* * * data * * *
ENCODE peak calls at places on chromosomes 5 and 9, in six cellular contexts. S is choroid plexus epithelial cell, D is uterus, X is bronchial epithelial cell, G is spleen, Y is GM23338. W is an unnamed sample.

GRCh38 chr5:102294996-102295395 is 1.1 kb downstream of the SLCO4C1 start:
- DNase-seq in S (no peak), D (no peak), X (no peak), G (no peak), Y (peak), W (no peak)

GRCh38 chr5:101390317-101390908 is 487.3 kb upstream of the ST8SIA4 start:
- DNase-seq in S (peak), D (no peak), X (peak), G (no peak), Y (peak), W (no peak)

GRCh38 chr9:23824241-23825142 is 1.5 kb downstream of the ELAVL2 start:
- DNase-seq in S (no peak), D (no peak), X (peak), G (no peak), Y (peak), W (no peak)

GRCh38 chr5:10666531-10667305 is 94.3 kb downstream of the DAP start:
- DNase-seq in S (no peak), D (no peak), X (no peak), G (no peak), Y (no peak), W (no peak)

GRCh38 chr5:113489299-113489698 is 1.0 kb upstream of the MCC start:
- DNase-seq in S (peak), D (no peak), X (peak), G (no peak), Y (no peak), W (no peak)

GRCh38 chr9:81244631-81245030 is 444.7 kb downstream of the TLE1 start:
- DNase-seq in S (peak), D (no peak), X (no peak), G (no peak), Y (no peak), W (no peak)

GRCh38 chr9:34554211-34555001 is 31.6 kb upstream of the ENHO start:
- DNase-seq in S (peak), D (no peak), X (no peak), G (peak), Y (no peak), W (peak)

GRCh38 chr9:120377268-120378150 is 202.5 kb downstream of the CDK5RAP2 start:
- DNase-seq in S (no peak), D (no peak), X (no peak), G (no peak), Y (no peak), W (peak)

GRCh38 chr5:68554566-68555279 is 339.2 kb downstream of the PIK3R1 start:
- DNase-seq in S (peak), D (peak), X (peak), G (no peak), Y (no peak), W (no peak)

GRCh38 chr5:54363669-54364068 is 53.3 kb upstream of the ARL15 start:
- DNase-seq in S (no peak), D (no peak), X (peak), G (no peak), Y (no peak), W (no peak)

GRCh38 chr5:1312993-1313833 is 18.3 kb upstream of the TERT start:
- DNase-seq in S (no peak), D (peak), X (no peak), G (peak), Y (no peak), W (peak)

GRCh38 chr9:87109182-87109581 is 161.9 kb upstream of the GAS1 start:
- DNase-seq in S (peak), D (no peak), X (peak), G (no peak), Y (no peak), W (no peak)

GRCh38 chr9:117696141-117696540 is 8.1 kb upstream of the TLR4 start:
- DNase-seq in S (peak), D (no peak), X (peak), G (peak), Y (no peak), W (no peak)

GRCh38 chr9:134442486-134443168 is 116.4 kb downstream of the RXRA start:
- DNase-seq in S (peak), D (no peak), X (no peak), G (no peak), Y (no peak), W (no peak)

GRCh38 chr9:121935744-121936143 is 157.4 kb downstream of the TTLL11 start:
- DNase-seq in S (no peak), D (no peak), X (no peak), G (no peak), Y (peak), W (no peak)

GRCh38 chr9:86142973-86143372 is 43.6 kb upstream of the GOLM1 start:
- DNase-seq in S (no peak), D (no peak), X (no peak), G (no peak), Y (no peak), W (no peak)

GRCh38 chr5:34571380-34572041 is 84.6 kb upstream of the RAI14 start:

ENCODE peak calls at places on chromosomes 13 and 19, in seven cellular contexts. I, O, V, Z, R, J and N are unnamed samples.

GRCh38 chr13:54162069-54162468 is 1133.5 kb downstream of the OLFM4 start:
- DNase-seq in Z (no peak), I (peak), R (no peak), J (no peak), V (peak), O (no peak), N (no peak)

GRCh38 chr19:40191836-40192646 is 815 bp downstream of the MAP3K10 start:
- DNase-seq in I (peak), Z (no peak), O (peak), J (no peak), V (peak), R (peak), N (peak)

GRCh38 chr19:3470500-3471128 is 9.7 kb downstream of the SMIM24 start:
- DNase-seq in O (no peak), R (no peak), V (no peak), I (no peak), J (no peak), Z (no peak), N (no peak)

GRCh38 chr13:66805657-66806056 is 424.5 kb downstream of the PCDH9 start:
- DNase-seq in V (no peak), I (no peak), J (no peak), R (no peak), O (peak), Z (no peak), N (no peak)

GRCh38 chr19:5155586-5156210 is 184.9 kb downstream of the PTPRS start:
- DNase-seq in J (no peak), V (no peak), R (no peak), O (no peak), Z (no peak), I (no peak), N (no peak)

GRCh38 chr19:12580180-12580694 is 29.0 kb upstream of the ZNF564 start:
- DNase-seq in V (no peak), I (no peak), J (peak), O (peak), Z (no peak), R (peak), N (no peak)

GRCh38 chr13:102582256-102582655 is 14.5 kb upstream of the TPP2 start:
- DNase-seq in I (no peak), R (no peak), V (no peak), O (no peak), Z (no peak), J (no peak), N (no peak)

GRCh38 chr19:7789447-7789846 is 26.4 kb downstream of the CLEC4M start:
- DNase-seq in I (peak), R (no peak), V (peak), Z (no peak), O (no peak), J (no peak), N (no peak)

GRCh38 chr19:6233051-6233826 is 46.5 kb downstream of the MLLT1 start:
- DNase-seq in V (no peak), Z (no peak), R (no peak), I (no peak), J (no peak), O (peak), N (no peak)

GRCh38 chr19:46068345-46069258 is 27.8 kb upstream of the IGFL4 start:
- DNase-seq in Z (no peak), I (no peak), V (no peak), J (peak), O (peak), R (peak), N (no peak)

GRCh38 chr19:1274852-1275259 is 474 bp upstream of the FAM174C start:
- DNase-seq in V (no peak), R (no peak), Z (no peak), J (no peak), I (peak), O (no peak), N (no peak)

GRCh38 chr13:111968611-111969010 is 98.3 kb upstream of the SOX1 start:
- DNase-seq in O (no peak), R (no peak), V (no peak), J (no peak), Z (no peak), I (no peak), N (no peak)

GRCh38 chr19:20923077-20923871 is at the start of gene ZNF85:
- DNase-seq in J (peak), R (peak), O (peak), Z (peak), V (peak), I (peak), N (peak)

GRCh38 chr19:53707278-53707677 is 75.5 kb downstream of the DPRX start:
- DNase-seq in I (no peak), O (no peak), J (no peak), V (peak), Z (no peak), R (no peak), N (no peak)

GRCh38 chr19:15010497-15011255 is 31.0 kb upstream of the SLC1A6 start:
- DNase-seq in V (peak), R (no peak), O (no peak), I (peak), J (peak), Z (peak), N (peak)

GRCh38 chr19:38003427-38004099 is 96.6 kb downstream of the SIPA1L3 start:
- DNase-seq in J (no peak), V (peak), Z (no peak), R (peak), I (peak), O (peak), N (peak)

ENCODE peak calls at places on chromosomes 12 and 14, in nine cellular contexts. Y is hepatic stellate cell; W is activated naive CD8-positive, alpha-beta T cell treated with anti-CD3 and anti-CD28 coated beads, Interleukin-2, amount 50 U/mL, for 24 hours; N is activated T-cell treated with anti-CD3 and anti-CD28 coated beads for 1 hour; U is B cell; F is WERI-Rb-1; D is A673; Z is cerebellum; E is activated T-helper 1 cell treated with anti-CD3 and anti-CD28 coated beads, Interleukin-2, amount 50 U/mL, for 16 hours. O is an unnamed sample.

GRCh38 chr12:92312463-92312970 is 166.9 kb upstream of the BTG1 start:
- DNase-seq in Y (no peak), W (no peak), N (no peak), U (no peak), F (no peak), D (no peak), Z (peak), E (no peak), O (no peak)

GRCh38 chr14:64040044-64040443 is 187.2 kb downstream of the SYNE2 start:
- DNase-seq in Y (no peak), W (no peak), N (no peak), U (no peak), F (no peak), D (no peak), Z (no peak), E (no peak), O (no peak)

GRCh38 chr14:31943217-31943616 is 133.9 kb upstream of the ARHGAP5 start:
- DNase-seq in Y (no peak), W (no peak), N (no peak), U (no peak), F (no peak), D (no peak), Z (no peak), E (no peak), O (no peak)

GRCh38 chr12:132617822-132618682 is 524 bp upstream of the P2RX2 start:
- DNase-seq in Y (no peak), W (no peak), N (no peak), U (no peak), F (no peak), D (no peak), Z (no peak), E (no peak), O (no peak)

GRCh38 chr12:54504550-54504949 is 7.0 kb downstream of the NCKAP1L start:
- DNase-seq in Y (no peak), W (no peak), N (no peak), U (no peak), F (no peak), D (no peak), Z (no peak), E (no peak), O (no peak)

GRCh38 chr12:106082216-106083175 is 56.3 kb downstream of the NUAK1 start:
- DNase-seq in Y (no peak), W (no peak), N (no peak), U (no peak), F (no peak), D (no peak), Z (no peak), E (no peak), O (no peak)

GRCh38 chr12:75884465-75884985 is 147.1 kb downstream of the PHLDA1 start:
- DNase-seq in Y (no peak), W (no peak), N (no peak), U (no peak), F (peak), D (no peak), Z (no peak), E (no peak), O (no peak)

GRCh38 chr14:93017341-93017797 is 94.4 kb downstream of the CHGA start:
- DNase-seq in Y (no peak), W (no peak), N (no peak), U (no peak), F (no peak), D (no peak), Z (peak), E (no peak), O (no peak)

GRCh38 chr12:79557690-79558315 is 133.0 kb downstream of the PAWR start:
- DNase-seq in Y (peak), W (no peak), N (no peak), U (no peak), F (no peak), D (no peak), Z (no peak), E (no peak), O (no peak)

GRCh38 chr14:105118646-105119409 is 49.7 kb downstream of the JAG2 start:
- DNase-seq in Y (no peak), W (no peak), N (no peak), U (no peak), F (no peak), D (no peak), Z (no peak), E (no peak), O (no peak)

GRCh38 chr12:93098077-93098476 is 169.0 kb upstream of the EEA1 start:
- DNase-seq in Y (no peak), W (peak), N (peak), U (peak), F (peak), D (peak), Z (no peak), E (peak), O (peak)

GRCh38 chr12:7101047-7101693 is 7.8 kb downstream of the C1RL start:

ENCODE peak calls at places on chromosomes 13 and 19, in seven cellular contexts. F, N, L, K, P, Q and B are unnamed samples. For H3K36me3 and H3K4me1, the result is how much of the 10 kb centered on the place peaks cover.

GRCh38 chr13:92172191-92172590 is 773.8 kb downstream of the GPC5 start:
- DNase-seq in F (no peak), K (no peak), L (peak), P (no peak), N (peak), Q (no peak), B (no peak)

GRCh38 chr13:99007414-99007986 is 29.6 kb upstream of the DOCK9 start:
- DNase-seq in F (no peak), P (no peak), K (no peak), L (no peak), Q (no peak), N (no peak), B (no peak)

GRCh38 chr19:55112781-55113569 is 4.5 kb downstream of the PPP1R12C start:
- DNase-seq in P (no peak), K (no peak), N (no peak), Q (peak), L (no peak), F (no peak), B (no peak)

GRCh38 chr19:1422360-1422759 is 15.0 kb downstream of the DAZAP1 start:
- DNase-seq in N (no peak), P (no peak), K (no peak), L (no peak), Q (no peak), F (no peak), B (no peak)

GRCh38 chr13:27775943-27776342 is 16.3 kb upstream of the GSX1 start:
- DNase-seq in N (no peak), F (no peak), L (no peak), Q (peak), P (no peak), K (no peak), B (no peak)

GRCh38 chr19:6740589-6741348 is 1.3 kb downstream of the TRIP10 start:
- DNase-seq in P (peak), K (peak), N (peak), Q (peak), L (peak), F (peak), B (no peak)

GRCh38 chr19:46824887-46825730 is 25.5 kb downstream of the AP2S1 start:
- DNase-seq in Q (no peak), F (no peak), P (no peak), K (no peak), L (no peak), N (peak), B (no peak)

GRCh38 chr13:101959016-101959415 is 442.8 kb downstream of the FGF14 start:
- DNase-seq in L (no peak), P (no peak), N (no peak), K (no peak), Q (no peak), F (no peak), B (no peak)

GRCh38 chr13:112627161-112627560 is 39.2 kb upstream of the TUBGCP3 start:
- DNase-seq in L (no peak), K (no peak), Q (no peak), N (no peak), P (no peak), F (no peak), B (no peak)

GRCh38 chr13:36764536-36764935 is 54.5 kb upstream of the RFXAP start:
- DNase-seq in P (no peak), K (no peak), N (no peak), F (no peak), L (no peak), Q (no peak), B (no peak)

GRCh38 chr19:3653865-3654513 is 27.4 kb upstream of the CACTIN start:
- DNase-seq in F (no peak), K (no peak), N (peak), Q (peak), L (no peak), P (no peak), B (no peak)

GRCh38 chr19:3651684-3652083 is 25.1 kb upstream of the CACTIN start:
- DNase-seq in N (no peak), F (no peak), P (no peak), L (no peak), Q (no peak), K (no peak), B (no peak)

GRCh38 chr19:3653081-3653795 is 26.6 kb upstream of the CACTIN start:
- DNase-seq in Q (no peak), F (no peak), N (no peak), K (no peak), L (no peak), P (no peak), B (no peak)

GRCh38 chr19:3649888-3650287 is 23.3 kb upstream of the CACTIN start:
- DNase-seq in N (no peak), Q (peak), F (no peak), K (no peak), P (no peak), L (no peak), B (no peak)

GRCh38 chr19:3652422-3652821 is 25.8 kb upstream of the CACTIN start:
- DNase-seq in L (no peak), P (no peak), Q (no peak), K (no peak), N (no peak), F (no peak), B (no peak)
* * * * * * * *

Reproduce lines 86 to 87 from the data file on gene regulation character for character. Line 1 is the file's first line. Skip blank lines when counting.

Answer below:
- DNase-seq in Y (peak), W (no peak), N (no peak), U (no peak), F (no peak), D (no peak), Z (no peak), E (no peak), O (no peak)

GRCh38 chr14:105118646-105119409 is 49.7 kb downstream of the JAG2 start: